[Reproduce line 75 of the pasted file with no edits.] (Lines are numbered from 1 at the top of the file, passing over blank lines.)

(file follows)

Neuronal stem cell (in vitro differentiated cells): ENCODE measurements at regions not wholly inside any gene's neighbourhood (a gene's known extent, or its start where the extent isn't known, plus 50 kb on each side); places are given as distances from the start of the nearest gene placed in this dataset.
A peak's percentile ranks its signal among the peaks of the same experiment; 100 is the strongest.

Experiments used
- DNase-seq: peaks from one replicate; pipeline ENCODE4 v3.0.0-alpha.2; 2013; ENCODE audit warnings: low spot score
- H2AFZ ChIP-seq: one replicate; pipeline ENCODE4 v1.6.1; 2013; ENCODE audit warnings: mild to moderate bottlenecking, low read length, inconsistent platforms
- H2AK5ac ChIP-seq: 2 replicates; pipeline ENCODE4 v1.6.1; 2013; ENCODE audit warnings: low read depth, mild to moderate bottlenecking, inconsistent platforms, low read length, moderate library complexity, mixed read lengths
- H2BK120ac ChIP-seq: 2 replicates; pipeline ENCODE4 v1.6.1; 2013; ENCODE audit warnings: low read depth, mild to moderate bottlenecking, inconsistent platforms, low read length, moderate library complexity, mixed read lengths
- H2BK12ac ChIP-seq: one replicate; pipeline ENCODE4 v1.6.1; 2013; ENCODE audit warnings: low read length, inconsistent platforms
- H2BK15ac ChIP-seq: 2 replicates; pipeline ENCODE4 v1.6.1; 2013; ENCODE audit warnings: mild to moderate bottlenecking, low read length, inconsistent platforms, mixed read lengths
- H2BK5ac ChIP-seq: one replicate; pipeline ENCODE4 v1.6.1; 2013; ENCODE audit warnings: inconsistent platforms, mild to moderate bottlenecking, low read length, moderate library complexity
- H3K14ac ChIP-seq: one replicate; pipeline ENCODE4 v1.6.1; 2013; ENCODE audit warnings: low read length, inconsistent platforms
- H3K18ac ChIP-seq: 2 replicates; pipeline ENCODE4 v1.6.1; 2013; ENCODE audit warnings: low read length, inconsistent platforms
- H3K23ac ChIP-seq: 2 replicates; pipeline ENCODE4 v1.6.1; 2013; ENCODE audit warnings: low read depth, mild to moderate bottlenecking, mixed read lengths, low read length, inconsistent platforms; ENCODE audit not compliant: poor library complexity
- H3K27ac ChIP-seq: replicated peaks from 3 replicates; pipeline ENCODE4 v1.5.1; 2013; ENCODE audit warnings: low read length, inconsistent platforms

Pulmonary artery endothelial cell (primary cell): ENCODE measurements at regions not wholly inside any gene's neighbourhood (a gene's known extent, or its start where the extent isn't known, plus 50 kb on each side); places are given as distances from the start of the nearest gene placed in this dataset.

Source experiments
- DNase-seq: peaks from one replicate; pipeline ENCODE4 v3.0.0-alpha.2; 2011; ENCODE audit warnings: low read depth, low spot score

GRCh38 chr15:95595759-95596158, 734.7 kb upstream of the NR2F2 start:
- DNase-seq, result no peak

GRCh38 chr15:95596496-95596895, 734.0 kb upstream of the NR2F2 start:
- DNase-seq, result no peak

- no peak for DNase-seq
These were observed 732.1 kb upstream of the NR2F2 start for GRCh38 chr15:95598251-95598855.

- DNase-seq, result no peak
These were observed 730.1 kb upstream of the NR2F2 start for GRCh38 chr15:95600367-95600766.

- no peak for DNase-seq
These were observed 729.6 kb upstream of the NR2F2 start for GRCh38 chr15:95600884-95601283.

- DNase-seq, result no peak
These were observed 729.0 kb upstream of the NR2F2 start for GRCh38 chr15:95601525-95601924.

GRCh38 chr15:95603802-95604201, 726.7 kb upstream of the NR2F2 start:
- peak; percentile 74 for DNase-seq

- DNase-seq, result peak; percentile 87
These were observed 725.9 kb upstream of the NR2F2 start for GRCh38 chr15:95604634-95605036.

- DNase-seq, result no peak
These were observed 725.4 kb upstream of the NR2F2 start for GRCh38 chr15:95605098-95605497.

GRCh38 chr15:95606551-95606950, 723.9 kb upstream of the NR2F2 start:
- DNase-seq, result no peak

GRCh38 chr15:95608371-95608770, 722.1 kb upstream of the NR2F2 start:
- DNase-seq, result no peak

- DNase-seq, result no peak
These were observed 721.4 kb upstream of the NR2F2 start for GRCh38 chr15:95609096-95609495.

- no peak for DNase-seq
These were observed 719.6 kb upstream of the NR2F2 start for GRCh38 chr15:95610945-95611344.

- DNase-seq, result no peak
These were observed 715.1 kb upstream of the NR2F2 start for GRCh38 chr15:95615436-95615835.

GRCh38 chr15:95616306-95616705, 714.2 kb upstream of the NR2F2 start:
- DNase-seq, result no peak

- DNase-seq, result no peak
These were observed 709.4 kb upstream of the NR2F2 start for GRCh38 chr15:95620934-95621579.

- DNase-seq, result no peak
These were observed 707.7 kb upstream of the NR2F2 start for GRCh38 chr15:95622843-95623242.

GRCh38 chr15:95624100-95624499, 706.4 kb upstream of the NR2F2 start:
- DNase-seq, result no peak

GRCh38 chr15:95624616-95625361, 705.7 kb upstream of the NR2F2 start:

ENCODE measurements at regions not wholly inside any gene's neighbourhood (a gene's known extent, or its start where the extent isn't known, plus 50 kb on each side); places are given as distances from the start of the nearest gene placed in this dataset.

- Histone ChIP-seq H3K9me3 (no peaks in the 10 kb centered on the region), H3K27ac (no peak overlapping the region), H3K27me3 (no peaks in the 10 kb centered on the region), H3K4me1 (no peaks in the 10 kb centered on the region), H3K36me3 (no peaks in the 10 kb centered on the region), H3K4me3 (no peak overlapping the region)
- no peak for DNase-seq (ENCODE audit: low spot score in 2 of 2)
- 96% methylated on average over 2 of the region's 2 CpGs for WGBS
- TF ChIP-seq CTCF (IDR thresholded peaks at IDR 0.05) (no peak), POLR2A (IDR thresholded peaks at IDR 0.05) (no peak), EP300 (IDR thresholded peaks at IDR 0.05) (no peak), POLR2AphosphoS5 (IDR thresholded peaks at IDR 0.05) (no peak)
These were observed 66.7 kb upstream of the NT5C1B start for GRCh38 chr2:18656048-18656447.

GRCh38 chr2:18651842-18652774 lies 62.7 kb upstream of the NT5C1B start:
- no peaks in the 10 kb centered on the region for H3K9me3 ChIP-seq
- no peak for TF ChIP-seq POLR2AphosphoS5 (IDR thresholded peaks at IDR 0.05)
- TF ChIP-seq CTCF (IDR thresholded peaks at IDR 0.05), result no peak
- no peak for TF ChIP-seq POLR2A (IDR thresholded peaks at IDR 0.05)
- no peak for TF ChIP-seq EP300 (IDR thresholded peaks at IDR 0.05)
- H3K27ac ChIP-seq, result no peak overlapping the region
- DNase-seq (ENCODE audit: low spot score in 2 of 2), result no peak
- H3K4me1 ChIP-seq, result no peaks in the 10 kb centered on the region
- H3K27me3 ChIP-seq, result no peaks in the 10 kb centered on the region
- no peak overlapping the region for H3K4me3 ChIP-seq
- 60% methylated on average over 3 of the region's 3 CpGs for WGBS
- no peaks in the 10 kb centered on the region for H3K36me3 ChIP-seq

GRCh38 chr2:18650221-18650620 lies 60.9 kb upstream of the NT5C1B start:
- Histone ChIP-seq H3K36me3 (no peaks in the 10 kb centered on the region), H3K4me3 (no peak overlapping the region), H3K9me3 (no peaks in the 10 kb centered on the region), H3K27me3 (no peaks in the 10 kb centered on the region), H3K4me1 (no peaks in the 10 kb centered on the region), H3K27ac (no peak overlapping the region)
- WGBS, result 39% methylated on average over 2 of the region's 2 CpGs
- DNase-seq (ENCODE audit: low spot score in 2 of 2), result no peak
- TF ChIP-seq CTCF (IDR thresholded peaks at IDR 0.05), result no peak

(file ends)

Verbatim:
- Histone ChIP-seq H3K36me3 (no peaks in the 10 kb centered on the region), H3K4me3 (no peak overlapping the region), H3K9me3 (no peaks in the 10 kb centered on the region), H3K27me3 (no peaks in the 10 kb centered on the region), H3K4me1 (no peaks in the 10 kb centered on the region), H3K27ac (no peak overlapping the region)